How can we return to our first love?

In Revelation chapter 2 there is a short letter from the resurrected ascended Jesus to the church in Ephesus. This church has worked hard and done well. They have kept the faith and avoided distractions. Yet they have lost their first love.

It seems that they have been so busy doing stuff for God that they they have not focused on being with God. This is something that I know I slip into to and and many in the church also struggle with.

Good people working hard doing good things can seem like an ideal scenario. But when we have lost that first love it means that motivation is more of a challenge. Keeping going is an active determination and strong will power. And if we take time to unpick what really is keeping us going we may discover that our motivations are not as as good as we first thought.

A first step would be to come back to God and say sorry for being too busy or too distracted with other things and sorry for not making this relationship out most important relationship. Because of the cross we can know that every time we genuinely come to God like this we can receive forgiveness and a fresh start.

And when we come back to our first love then we find that we  long to just be with God. We enjoy doing ordinary things with him. We may go for a walk in the countryside chatting to him and really appreciating the things that he has made. Or our prayer time may well include much more time of adoration and enjoyment reflecting on God’s character and grace. And when we are with others and even serving volunteering in some capacity we are very much aware of God being with us and we are still keeping up communication with him. When we have rediscovered our first love we find that we want to talk about God so much more! we have a vitality and enthusiasm in our faith that isn’t worked up but it’s a natural overflow of spending time with the one who is always enthusiastic and who fills us with such love, joy, peace and power. Serving him and representing him in the world becomes an absolute privilege and delight.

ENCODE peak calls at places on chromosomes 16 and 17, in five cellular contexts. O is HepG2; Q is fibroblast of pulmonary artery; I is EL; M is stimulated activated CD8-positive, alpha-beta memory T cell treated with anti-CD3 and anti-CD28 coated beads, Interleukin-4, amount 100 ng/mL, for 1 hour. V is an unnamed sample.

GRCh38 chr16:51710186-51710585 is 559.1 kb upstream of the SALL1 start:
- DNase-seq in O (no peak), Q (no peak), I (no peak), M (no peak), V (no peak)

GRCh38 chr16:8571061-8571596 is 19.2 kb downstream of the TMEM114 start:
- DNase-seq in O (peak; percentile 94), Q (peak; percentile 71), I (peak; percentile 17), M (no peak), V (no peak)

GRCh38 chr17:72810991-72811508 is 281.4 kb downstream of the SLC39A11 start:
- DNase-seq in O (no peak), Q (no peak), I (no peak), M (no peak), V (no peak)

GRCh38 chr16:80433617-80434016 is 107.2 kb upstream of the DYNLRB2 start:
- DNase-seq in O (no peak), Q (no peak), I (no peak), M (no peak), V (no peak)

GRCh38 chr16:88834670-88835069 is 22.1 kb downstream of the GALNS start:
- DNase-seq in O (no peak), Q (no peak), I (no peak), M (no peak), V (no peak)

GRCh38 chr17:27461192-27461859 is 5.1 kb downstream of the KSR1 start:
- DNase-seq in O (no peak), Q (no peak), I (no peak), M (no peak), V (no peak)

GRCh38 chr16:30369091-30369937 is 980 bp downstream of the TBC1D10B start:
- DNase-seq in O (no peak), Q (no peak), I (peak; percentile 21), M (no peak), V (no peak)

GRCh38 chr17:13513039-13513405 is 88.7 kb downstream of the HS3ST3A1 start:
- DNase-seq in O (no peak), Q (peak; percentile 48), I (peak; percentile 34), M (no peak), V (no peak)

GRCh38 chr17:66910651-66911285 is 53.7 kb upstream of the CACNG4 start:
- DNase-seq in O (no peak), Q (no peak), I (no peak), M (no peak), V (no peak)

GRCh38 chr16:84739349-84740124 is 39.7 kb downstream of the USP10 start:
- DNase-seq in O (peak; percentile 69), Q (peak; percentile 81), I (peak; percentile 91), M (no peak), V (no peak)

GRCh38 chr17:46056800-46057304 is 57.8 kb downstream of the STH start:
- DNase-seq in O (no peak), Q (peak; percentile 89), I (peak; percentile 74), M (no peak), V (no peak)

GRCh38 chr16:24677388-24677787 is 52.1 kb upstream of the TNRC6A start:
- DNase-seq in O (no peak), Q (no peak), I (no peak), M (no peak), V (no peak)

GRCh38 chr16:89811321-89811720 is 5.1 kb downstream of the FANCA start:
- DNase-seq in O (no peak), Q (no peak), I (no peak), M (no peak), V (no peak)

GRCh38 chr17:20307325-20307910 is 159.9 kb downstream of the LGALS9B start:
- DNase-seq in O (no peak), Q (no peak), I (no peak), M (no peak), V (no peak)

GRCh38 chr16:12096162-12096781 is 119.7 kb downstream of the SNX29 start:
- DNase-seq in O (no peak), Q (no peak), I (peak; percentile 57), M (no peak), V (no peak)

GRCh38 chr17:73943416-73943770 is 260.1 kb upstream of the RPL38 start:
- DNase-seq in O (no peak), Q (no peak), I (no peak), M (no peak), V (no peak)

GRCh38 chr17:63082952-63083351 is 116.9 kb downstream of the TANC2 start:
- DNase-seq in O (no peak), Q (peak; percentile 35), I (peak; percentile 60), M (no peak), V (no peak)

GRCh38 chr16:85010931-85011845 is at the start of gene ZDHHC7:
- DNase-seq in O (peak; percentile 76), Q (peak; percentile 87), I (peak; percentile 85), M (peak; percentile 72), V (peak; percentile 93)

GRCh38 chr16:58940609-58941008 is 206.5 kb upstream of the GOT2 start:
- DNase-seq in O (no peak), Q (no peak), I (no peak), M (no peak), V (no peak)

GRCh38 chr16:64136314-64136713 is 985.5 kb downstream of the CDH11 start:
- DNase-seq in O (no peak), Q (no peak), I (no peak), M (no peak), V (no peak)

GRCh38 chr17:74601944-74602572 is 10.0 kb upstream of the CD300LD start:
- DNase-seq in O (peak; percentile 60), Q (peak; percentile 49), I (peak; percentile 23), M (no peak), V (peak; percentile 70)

In a human relationship the rediscovery of of first love requires a significant input of time. At retirement this is easy the rediscovery of first love in the middle of a busy life is much more of a challenge and requires some things to put on hold in order to create the time. In a similar way however busy your life is at the moment if you want to re-discover your first love with God there is time but it would require making some changes.

What can you stop doing in order to to give more time to be with God? How can you rearrange things in your schedule to enable extended times of being with God?

This is obviously easier for some than others but I am aware of incredibly busy people who, because they value their relationship with God so much, ensure that they still have significant personal devotional time with God.

If it has been a while since you have been up close and personal with God it may take it a little while before for the relationship feels natural and not awkward. But God is a god of love who is always keen for us to be close to him and the more consistently we spend heart-to-heart time with him the more we will want to. My experience has always been that the more time I spend with God in real connection the more I love him and the more I want to be with him. And the more often I connect with him in this way the more love flows into my life and flow through my life to others. So even when it feels like a sacrifice of time I’m happy to make it because I know that others benefit.